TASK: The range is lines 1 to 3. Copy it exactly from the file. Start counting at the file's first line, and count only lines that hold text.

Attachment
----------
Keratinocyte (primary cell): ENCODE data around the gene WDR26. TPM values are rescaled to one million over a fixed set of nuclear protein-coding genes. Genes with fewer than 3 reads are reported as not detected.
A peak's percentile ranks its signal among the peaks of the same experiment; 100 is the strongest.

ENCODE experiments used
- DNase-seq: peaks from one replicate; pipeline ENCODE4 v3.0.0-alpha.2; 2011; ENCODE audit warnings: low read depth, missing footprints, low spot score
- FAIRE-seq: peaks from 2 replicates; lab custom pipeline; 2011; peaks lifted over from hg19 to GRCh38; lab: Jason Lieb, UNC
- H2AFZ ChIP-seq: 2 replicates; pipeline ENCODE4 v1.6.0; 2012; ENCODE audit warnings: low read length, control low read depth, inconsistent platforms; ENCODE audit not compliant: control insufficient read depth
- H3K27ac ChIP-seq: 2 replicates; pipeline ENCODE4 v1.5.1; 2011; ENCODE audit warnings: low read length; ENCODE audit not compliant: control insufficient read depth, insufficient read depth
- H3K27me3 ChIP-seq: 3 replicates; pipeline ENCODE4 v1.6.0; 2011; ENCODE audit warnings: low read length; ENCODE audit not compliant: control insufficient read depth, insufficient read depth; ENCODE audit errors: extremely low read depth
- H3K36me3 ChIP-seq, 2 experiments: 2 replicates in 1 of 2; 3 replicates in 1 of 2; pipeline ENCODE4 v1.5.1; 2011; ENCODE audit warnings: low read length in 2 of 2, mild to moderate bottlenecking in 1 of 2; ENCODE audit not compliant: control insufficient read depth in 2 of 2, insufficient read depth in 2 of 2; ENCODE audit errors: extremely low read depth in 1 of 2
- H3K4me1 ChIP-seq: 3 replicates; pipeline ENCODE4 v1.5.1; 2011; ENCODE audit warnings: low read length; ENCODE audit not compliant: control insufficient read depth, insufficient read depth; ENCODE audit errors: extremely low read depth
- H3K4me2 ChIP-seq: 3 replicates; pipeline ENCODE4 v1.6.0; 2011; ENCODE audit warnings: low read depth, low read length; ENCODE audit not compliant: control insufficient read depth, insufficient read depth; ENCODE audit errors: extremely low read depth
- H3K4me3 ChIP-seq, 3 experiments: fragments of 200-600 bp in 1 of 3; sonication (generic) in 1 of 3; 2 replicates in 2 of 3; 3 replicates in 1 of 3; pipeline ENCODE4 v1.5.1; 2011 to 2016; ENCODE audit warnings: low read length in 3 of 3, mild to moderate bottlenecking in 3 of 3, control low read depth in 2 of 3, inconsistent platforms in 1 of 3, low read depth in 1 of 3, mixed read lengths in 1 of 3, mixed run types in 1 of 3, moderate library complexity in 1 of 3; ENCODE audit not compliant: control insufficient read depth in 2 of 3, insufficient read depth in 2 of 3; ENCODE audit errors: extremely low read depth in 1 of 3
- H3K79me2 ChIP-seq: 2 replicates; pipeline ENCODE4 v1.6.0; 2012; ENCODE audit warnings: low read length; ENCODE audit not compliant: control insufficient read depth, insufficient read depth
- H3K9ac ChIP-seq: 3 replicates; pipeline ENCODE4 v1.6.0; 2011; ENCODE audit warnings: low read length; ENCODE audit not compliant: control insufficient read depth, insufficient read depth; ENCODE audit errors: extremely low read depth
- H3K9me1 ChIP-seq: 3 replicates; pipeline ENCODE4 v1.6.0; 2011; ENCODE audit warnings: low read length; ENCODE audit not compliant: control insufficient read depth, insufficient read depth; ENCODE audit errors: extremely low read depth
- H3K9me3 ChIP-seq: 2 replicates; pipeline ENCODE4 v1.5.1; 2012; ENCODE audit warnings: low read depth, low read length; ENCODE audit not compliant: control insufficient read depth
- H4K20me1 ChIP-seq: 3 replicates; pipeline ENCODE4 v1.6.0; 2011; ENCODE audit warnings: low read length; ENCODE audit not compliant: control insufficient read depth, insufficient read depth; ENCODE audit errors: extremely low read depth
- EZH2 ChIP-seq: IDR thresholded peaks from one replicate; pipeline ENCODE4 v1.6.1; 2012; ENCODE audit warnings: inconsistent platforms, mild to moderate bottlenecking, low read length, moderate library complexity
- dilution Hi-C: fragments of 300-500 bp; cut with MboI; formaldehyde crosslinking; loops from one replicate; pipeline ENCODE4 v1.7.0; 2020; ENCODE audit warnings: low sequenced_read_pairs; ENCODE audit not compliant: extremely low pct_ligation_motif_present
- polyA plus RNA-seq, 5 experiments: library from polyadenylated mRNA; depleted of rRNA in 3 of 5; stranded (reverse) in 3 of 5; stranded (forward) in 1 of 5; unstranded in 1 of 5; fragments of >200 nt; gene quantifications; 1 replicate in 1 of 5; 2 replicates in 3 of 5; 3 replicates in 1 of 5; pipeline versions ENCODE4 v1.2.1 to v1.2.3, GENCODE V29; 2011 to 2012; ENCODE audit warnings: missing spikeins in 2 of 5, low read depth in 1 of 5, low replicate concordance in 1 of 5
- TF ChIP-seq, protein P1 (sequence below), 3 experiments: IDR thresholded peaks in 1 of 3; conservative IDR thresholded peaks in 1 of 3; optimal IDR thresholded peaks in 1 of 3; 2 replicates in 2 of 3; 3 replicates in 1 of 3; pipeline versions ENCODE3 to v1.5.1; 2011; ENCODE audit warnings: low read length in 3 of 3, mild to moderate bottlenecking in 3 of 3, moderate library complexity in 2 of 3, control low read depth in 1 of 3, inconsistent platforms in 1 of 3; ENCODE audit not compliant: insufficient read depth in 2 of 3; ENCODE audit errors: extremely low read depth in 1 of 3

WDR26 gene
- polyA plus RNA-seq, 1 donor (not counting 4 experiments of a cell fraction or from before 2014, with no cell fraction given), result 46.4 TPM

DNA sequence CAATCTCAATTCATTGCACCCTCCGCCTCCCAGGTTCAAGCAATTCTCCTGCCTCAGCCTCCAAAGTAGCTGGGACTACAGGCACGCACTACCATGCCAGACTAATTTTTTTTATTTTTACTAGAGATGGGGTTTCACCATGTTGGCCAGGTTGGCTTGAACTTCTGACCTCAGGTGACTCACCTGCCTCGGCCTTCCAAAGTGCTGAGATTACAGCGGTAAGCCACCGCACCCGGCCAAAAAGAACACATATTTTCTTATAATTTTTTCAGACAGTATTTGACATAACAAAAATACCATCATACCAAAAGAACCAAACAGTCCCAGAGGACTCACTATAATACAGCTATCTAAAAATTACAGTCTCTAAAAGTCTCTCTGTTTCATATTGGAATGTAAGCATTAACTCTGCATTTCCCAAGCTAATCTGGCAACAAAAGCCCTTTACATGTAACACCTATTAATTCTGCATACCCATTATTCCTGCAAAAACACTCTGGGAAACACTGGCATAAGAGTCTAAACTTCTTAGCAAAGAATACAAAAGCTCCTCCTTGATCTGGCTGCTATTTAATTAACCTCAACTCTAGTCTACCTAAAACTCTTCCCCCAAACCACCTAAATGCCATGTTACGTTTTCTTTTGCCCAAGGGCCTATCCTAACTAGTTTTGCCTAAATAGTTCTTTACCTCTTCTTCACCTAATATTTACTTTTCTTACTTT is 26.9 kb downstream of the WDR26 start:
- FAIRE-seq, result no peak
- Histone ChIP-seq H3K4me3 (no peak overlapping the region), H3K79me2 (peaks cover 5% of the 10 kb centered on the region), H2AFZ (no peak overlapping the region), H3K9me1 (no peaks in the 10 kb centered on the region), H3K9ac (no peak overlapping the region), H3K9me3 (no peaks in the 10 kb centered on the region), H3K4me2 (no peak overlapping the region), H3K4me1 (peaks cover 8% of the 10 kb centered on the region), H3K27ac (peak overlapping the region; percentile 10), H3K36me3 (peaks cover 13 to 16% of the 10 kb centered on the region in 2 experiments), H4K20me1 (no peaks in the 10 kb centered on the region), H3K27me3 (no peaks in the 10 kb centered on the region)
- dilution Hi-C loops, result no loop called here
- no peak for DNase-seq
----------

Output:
Keratinocyte (primary cell): ENCODE data around the gene WDR26. TPM values are rescaled to one million over a fixed set of nuclear protein-coding genes. Genes with fewer than 3 reads are reported as not detected.
A peak's percentile ranks its signal among the peaks of the same experiment; 100 is the strongest.

ENCODE experiments used